Anyone attempting to map the Grand Canyon faces a big job. It is immense in size, intricate in topography, and not easy to get around in.
Bradford Washburn quickly grasped that when, in 1971, he decided to map the section of Grand Canyon most popular with visitors and hikers.
At the time, Washburn was head of the Boston Museum of Science, as well as an accomplished mountaineer, explorer and photographer. Armed with existing maps, aerial photos and a laser range finder, he began what he called the “resurvey” of the South Rim, including the Hermit, South Kaibab and Bright Angel Trails, as well as a section of the North Rim.
With funding from the National Geographic Society, Washburn, along with his wife, daughter and a couple of volunteers, spent four years setting up survey stations, taking elevations, walking trails and making nearly 700 helicopter landings on buttes and pinnacles.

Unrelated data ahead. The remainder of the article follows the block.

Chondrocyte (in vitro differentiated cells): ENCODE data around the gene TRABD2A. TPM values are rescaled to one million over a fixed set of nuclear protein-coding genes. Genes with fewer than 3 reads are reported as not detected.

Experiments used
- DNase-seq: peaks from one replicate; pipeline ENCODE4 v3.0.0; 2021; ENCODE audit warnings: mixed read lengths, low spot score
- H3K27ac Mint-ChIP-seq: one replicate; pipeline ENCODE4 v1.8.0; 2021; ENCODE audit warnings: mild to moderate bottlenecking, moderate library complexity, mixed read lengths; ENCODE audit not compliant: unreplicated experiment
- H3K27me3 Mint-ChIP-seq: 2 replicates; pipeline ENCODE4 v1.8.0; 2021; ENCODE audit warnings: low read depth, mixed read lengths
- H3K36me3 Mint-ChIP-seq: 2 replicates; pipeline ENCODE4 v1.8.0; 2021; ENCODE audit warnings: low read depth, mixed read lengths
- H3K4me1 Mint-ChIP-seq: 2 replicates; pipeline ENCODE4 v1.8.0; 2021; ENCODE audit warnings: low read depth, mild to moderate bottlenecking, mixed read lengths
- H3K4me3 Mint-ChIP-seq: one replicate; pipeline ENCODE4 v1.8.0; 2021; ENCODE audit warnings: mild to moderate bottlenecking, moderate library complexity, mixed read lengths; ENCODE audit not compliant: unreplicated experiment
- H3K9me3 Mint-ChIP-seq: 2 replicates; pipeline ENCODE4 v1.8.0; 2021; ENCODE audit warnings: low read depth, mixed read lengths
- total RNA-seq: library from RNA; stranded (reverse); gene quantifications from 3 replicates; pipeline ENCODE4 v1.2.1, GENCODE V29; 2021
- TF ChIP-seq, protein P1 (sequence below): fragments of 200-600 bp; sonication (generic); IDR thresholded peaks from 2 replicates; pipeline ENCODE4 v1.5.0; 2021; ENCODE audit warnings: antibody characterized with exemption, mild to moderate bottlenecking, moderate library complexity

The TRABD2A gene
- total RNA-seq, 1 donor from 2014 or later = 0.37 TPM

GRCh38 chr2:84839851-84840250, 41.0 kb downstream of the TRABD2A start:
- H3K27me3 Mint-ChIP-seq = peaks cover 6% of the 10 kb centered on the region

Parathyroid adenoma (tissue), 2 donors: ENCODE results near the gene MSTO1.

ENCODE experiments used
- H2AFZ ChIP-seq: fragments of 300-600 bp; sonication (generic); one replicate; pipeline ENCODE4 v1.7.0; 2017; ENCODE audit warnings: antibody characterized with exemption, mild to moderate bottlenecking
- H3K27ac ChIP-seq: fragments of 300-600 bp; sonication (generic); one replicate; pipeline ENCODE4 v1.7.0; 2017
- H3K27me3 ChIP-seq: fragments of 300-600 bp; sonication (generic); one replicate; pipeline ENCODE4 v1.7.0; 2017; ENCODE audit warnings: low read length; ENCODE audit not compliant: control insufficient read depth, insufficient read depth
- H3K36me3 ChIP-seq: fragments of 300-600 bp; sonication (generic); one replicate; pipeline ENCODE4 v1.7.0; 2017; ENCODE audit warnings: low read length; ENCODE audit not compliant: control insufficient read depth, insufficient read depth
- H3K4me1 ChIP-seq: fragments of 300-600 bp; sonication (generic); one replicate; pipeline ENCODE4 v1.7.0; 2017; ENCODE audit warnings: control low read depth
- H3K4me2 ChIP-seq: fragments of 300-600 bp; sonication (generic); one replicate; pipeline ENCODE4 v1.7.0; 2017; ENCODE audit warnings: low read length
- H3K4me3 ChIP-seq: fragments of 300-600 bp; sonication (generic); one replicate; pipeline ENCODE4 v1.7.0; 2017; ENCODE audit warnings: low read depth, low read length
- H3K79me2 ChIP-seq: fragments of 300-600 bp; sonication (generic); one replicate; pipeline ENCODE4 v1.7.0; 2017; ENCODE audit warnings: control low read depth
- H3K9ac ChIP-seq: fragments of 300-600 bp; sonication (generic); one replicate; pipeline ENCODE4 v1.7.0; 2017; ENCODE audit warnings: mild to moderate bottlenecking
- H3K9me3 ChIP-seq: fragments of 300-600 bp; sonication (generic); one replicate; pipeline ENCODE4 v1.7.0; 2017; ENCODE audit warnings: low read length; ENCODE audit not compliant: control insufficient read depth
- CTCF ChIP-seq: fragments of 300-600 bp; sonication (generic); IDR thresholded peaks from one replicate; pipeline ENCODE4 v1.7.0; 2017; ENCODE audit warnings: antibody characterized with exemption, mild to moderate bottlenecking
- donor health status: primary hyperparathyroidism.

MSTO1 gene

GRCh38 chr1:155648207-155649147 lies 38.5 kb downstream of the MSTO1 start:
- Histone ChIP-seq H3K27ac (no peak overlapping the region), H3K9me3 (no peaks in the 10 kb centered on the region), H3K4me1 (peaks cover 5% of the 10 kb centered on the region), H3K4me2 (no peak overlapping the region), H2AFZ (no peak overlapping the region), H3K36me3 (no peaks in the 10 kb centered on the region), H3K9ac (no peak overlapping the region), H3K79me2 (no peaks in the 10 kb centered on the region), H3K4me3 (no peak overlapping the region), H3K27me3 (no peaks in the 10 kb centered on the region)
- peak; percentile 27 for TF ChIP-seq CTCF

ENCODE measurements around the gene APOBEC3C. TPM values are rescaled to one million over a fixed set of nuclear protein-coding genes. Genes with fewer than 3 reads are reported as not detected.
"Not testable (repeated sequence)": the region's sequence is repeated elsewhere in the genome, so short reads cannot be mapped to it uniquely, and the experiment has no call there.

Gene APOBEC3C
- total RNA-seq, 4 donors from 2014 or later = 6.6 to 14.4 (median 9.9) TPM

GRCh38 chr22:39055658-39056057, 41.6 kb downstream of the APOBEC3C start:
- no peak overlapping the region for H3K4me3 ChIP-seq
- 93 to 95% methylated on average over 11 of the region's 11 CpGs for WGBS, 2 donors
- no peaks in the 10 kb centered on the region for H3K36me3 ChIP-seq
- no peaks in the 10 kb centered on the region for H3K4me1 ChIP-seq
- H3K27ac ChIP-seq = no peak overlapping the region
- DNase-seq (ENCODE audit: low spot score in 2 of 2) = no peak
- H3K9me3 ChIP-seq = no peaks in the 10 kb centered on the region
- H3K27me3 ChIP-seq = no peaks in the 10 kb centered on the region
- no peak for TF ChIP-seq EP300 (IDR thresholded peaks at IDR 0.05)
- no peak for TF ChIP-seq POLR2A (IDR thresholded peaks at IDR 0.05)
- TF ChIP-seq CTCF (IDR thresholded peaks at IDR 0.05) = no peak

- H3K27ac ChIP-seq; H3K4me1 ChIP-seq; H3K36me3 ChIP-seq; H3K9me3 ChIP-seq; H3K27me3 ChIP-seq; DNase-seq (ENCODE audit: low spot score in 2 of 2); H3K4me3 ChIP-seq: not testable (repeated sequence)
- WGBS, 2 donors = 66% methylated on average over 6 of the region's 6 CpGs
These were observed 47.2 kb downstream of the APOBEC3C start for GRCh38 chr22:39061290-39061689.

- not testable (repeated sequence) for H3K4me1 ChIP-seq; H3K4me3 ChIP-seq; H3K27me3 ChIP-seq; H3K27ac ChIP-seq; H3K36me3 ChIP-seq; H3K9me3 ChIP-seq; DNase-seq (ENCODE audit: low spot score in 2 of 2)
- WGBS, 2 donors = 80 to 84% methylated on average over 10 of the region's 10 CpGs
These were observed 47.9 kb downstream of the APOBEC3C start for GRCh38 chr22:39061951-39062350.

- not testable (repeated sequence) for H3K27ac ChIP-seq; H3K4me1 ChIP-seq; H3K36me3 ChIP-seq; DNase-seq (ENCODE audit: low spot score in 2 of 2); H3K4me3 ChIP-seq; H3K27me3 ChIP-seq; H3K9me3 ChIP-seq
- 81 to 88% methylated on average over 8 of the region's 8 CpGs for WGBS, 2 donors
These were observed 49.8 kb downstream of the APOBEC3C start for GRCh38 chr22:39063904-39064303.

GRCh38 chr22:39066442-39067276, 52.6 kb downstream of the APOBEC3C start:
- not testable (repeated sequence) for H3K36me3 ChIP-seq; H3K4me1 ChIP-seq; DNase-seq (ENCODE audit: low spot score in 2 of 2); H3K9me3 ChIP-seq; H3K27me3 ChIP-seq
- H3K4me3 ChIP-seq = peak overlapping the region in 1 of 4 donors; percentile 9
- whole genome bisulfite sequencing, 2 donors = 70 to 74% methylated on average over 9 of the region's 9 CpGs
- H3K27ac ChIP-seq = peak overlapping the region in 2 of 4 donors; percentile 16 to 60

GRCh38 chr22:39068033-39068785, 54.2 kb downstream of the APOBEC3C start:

He enlisted the best Swiss cartographers to convert his data into printable form—highly accurate drawings with true colors and shadings. In all, the one-sheet map covered 160 square miles. In the words of Matthew Toro, head of Arizona State University library’s mapping section, it was “a fantastic specimen … of the science and art of map making.”
It became known as the “Heart of the Grand Canyon” map and was published in National Geographic magazine in 1978. It remains a collector’s item to this day.